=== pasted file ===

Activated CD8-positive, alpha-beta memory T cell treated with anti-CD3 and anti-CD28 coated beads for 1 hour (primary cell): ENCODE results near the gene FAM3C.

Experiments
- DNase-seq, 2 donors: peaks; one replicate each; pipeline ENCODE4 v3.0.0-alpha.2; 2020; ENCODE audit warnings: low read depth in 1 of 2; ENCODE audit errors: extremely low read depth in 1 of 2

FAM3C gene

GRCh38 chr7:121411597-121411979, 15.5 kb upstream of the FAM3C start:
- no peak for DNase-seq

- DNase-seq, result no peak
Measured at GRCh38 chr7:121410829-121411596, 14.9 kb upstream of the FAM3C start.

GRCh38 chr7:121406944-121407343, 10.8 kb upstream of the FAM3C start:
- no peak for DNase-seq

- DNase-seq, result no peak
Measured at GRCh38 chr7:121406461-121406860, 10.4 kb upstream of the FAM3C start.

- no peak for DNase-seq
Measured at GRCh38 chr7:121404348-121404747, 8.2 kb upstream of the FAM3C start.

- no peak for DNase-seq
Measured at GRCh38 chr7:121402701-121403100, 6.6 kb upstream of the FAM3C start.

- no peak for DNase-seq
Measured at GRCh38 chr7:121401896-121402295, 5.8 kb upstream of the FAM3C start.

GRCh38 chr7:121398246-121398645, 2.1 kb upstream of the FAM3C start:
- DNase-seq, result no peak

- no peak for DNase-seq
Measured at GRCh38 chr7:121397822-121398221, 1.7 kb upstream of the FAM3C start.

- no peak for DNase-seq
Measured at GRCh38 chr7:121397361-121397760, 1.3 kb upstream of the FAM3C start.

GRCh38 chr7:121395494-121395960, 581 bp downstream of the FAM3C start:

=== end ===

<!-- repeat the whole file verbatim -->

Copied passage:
Activated CD8-positive, alpha-beta memory T cell treated with anti-CD3 and anti-CD28 coated beads for 1 hour (primary cell): ENCODE results near the gene FAM3C.

Experiments
- DNase-seq, 2 donors: peaks; one replicate each; pipeline ENCODE4 v3.0.0-alpha.2; 2020; ENCODE audit warnings: low read depth in 1 of 2; ENCODE audit errors: extremely low read depth in 1 of 2

FAM3C gene

GRCh38 chr7:121411597-121411979, 15.5 kb upstream of the FAM3C start:
- no peak for DNase-seq

- DNase-seq, result no peak
Measured at GRCh38 chr7:121410829-121411596, 14.9 kb upstream of the FAM3C start.

GRCh38 chr7:121406944-121407343, 10.8 kb upstream of the FAM3C start:
- no peak for DNase-seq

- DNase-seq, result no peak
Measured at GRCh38 chr7:121406461-121406860, 10.4 kb upstream of the FAM3C start.

- no peak for DNase-seq
Measured at GRCh38 chr7:121404348-121404747, 8.2 kb upstream of the FAM3C start.

- no peak for DNase-seq
Measured at GRCh38 chr7:121402701-121403100, 6.6 kb upstream of the FAM3C start.

- no peak for DNase-seq
Measured at GRCh38 chr7:121401896-121402295, 5.8 kb upstream of the FAM3C start.

GRCh38 chr7:121398246-121398645, 2.1 kb upstream of the FAM3C start:
- DNase-seq, result no peak

- no peak for DNase-seq
Measured at GRCh38 chr7:121397822-121398221, 1.7 kb upstream of the FAM3C start.

- no peak for DNase-seq
Measured at GRCh38 chr7:121397361-121397760, 1.3 kb upstream of the FAM3C start.

GRCh38 chr7:121395494-121395960, 581 bp downstream of the FAM3C start: